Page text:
NOAA Administrator on the COP27 UN climate summit

A coordinated approach to adaptation

A collage of typical climate and weather-related events: floods, heatwaves, drought, hurricanes, wildfires and loss of glacial ice.
A collage of typical climate and weather-related events: floods, heatwaves, drought, hurricanes, wildfires and loss of glacial ice. (NOAA)

“As the world gathers in Sharm el-Sheikh, Egypt, this week for the COP27 UN climate conference offsite link, it’s with the backdrop of extreme weather and climate events that have gripped the planet this year and serve as a stark reminder of why our work here is so crucial. 

“As a part of the United States delegation, I can say that we’re headed to COP27 with notable achievements to meet the need for attaining our 1.5 degrees C-aligned target.  

“The Inflation Reduction Act (IRA) passed by Congress – signed into law by President Biden this past August – is the most sizable and comprehensive climate legislation enacted in U.S. history. The historic funding provided by the IRA puts the United States on track to achieve President Biden’s goal to cut U.S. emissions by 50-52% below 2005 levels in 2030, solidifying our national commitment to climate action for years to come. 

“As we expand the global conversation on climate adaptation in the coming weeks, our agency is working to empower people to make informed decisions for the future through continuous innovation and partnership. As we work to build a Climate-Ready Nation here at home, we want to support this model abroad as well – with a special focus on ensuring that underserved and underrepresented groups have equitable access to these critical tools and services.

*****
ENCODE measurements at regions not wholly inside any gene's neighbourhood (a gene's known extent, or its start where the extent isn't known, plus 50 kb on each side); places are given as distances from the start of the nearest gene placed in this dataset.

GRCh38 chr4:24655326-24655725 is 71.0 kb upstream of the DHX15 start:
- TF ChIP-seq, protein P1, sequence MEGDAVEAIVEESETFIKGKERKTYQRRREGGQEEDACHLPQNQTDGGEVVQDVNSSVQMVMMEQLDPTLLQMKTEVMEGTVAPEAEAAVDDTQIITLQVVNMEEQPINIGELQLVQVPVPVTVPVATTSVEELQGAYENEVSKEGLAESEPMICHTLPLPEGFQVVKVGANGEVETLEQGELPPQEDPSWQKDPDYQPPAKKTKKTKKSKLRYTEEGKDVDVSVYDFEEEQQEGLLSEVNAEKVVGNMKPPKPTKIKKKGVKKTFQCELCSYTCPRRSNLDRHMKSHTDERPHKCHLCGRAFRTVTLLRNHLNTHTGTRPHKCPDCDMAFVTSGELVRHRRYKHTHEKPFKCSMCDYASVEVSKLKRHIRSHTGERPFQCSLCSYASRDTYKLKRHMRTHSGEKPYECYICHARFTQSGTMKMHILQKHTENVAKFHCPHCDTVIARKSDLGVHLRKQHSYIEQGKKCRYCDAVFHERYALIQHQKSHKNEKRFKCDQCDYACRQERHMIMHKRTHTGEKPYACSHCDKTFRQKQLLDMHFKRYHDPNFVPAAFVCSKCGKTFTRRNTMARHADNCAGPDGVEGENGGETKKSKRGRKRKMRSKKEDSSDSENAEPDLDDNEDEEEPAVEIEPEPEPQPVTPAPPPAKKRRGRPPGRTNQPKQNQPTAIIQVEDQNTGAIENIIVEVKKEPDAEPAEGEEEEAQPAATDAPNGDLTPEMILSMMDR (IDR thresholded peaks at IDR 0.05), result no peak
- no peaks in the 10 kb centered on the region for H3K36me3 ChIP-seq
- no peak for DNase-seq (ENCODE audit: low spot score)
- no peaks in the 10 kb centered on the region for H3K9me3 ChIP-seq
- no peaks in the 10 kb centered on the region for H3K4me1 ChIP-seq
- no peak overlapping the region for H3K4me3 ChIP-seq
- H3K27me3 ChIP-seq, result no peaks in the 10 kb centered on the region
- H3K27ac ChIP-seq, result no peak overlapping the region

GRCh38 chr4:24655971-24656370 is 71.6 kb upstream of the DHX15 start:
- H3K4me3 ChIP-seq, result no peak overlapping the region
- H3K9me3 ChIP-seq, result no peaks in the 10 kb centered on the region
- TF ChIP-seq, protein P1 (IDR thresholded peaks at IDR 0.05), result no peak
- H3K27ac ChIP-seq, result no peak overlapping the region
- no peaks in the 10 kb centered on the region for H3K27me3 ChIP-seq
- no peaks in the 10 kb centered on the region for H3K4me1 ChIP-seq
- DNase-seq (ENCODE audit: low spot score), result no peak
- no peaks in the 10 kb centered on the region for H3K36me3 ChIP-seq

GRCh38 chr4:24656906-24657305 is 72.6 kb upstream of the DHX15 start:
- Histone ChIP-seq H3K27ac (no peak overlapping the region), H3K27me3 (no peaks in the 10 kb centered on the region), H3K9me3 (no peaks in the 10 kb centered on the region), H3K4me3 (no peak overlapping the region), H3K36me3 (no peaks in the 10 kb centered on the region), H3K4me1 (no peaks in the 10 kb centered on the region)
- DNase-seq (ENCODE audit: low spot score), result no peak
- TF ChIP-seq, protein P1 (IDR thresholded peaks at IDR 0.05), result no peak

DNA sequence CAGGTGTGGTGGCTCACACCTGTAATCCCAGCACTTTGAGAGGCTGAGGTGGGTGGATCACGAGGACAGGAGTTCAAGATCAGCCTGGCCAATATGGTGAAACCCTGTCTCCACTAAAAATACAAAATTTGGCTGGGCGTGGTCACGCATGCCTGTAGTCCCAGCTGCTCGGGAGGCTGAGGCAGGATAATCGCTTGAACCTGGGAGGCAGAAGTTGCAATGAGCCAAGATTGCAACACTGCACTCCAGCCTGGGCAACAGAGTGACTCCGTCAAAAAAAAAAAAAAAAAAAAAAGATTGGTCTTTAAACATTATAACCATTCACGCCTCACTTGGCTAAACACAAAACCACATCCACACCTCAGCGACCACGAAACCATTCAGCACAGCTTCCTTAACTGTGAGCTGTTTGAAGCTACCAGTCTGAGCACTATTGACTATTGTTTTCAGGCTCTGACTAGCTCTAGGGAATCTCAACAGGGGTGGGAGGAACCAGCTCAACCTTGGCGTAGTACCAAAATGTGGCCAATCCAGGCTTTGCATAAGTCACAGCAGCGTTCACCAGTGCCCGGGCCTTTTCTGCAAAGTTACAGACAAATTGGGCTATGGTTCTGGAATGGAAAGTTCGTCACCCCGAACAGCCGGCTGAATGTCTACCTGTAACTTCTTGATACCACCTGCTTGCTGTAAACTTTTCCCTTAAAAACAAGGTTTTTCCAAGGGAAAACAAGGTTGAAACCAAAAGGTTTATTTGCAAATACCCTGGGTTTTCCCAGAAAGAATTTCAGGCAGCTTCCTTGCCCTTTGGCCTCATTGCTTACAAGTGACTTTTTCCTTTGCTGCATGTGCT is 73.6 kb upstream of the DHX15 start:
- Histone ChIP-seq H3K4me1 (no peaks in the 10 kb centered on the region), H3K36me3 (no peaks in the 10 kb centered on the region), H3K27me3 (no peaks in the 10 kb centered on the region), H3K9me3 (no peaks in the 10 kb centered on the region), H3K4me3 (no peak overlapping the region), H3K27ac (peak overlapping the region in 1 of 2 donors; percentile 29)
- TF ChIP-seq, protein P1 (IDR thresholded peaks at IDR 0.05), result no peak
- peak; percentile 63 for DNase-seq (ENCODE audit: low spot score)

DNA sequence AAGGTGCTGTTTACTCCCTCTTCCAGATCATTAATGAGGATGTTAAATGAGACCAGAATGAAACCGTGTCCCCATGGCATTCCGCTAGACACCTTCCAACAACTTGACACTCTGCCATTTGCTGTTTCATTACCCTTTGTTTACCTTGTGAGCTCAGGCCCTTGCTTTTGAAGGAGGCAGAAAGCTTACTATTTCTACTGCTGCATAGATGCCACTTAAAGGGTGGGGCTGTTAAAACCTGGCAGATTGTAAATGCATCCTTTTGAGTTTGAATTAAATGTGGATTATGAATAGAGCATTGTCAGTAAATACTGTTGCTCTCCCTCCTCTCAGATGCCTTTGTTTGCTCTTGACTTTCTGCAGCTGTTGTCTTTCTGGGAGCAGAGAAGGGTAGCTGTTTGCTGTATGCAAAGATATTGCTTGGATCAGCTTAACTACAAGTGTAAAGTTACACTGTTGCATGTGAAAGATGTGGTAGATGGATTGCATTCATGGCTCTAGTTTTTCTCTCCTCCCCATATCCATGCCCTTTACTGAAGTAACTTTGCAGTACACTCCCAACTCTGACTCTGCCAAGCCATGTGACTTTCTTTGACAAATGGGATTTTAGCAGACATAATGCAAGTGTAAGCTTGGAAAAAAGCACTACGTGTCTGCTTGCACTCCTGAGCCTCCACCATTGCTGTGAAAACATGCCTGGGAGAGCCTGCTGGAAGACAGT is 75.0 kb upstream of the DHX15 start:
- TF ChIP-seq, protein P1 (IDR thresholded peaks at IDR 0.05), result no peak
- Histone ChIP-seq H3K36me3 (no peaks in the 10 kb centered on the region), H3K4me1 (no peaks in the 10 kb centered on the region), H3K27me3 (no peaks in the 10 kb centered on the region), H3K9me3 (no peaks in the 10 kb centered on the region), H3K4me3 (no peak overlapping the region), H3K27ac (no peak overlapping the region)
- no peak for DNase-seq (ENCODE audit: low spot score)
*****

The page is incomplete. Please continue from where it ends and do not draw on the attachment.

“Our ability to adapt to climate threats in the coming decades will be determined by the channels of collaboration and cooperation that we strengthen right now. At NOAA, we’re scaling up our work with our international partners so that they can build capacity and take action based on our data, products, and services. This is a vital step in ensuring leaders and resource managers around the world can access and use services like NOAA’s multi-hazard early warning systems and predictions of water availability to prepare for weather and climate risks. 

“In addition, our agency is investing in the ability of local communities to address climate adaptation and resilience. We are providing targeted technical assistance and supporting international climate research to further improve our capacity to protect lives, lifestyles, and livelihoods.

“I look forward to all that we can achieve for global climate preparedness in the coming weeks at COP27. 

“To learn more about NOAA’s work in this space, visit noaa.gov/cop27 for updates and outcomes from COP27.”

 — Rick Spinrad, Ph.D., NOAA Administrator

 

Media contact

Lori Arguelleslori.arguelles@noaa.gov, mobile (571) 439-4084